Puig wasn't an unknown to his Dodgers teammates. He had been the talk of Spring Training, bashing balls all over the Cactus League grounds in late-game appearances. The general feeling was that Puig couldn't possibly be this good, that he was merely torching secondary arms in meaningless games.
But the bashing continued at Double-A Chattanooga, and on June 3, 2013, with Matt Kemp on the disabled list and the Dodgers sputtering badly, Puig arrived with something to prove. Manager Don Mattingly wrote his name at the top of the lineup card and pointed him to right field against the neighboring Padres.
Finally on the stage he'd dreamed of occupying, having traveled a long, hard road to get here, Puig had every intention of showing the world what he had to offer. It took him all of two hours, 25 minutes to prove he was no ordinary talent. That last minute was the defining moment.
With the Dodgers leading by a run and Brandon League facing Kyle Blanks with Chris Denorfia on first base, a towering drive sliced toward the wall in right. Puig raced back and gloved the ball at the edge of the warning track. Wheeling, with little momentum, he fired a 280-foot strike into the glove of Adrian Gonzalez at first base. Denorfia was doubled up, and a 2-1 victory belonged to the Dodgers.
It took home-plate umpire Mark Wegner a moment to raise his arm with the out signal as he moved up the line toward first. He seemed as stunned as the players, coaches, managers, media members and 37,055 customers who someday would be able to tell their grandkids they witnessed Puig's magical Major League debut.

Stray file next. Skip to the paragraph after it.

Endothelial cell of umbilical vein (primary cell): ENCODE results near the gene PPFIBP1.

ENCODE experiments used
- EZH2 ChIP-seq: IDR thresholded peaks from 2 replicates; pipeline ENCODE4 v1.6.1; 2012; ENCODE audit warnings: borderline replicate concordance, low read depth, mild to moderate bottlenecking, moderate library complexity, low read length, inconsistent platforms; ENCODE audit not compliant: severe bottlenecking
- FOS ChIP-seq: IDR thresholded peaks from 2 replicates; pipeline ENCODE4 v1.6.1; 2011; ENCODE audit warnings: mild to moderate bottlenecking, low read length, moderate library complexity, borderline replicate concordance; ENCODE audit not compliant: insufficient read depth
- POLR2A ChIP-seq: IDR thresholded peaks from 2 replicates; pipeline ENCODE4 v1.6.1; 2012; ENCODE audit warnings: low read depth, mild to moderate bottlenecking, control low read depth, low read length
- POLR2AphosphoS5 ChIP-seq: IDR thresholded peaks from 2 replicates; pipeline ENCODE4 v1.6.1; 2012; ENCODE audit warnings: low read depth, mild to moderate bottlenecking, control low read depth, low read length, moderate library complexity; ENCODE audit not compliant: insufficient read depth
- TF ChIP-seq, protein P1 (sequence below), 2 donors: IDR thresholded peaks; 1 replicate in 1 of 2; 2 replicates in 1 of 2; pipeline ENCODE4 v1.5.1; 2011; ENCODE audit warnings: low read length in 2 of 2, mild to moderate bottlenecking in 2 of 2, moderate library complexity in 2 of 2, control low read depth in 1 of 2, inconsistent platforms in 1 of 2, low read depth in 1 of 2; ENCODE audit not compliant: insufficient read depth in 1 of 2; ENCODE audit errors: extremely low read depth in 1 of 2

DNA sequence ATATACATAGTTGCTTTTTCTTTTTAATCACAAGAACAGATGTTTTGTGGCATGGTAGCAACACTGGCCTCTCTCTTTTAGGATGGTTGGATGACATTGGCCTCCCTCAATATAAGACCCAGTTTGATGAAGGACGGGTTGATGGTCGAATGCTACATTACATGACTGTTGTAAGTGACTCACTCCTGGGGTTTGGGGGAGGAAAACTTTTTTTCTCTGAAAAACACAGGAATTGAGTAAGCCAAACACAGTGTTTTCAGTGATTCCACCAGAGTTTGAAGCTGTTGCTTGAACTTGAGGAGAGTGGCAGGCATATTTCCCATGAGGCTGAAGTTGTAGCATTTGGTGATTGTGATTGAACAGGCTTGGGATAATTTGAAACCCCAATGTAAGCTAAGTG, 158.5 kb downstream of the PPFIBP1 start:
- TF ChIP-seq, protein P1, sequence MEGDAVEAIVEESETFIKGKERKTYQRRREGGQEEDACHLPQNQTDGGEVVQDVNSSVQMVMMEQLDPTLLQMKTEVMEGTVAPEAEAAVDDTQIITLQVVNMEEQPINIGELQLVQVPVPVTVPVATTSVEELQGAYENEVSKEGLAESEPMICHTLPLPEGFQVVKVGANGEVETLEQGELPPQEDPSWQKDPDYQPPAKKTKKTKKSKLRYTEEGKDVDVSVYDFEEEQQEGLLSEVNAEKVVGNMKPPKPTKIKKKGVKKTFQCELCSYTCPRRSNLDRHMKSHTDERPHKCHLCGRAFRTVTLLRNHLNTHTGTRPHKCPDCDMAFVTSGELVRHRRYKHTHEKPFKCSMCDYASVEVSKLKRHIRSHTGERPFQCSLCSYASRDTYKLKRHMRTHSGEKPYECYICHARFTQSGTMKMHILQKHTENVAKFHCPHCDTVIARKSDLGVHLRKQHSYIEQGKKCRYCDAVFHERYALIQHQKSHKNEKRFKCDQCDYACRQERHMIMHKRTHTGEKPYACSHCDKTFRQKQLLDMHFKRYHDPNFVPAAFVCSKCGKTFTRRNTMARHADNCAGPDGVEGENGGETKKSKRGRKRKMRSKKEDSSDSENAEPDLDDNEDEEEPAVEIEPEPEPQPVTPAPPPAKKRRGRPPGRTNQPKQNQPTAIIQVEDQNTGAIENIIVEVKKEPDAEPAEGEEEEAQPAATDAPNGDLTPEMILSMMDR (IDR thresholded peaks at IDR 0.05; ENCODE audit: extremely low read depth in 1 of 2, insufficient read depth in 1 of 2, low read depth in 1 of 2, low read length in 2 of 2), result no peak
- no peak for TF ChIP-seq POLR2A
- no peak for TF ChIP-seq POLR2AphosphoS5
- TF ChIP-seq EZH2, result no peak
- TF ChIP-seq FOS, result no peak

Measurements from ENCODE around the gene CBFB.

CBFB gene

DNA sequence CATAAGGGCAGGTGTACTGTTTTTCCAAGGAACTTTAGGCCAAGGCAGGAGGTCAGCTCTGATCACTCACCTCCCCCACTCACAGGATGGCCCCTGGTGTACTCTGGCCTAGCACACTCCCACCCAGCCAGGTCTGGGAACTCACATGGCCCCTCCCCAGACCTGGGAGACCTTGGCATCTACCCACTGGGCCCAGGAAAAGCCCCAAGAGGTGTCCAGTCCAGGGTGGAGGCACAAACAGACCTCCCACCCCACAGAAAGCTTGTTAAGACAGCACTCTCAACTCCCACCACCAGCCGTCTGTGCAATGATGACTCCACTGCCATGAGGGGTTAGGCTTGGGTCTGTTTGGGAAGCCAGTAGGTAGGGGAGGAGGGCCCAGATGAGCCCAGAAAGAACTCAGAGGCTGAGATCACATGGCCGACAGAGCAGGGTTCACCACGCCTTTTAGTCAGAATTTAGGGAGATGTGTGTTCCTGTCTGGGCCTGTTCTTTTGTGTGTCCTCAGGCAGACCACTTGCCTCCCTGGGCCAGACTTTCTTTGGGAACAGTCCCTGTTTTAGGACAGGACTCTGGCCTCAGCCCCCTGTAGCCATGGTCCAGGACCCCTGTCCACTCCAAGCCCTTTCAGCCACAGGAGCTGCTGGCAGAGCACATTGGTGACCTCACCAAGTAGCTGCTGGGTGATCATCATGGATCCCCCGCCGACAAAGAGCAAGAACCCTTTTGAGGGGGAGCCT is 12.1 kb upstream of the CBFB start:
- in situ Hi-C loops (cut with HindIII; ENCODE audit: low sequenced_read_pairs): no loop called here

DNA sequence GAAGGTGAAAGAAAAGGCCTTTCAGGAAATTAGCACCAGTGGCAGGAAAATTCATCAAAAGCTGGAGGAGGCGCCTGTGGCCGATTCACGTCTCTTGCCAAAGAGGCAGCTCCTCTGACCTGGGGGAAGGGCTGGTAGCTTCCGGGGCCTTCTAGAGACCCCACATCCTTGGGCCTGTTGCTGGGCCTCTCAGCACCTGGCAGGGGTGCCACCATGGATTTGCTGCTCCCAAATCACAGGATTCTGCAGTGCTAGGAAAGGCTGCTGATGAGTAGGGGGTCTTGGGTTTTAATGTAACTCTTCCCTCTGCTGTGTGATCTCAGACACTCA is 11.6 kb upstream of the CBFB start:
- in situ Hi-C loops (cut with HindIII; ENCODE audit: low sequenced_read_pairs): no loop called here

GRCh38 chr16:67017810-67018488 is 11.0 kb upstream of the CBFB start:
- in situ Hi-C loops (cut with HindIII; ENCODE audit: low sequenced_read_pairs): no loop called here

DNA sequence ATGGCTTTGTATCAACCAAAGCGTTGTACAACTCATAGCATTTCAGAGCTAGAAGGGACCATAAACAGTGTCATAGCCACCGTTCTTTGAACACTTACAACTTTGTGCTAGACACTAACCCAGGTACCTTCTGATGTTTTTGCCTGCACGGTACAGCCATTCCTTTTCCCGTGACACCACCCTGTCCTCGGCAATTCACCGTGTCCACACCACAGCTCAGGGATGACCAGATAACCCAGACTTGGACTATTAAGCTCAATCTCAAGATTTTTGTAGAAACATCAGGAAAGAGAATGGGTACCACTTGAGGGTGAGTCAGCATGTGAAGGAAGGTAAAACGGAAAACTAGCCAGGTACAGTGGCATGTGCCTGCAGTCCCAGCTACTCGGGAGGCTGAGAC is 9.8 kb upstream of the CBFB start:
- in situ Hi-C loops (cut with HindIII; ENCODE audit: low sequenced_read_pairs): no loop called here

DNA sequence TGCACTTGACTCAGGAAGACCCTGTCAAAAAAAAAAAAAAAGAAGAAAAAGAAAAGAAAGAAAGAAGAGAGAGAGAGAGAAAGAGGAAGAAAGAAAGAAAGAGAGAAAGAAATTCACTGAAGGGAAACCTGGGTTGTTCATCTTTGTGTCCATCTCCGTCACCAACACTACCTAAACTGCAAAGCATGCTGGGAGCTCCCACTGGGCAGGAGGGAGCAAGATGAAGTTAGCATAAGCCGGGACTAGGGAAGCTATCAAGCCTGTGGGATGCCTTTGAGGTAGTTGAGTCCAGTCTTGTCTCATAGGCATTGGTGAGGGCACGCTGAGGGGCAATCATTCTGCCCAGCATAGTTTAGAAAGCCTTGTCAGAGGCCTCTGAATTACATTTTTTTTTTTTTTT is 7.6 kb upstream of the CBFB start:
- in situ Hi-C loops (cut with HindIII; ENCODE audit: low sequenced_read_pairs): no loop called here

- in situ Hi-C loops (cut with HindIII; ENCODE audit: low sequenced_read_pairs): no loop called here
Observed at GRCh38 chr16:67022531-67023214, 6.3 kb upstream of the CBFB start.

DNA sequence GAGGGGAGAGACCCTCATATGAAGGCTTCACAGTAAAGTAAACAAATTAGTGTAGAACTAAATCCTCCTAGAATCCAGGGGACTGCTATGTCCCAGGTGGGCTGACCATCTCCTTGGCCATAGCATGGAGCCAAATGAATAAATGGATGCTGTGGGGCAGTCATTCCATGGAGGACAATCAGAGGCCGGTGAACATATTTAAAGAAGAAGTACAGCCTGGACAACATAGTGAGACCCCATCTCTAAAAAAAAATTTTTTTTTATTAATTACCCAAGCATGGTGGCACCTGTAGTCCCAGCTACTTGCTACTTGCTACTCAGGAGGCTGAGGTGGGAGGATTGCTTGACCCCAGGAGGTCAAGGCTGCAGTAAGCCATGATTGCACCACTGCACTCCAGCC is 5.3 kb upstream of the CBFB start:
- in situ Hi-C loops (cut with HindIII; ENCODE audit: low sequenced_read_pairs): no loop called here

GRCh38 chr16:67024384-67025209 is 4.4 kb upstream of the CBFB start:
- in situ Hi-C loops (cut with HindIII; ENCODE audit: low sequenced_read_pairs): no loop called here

"You're looking at each other going, 'Wow; did that really happen?'" said Dodgers coach Davey Lopes, who has seen it all.
For those old enough to have seen Roberto Clemente play, Puig's catch and throw evoked images of the great one at his best. The fact that a manchild from Cuba, 22 years old, had done it in his first game in "The Show" seemed surreal.
When he was asked in the afterglow if he was aware of Clemente, Puig nodded and said, in Spanish, "I know him. I've seen video. He made great throws. I can do that."
It seemed almost incidental that Puig had lashed a single in his first big league at-bat against Eric Stults and singled again, to the opposite field, in his third trip to the plate. He was 2-for-4, but what came shining through was the visual of a game-ending defensive play taking its place with the most sensational of the season.
Few debuts in the game's history have been so singularly spectacular.
"Really, with all the hype, it's just amazing it ends like that," Mattingly said, unable to disguise his amazement. "Does it surprise me? How can you not be surprised by that ending? You've seen games end like that, but not by a kid who's been hyped like him.
"This is Hollywood."
The Dodgers, grinding their gears for two months, moved to 24-32 with that victory. They became a different team that night, energized, a team that -- with the introduction of Hanley Ramirez's booming bat in conjunction with Puig -- would explode, blowing away the National League West with a historic 42-8 run.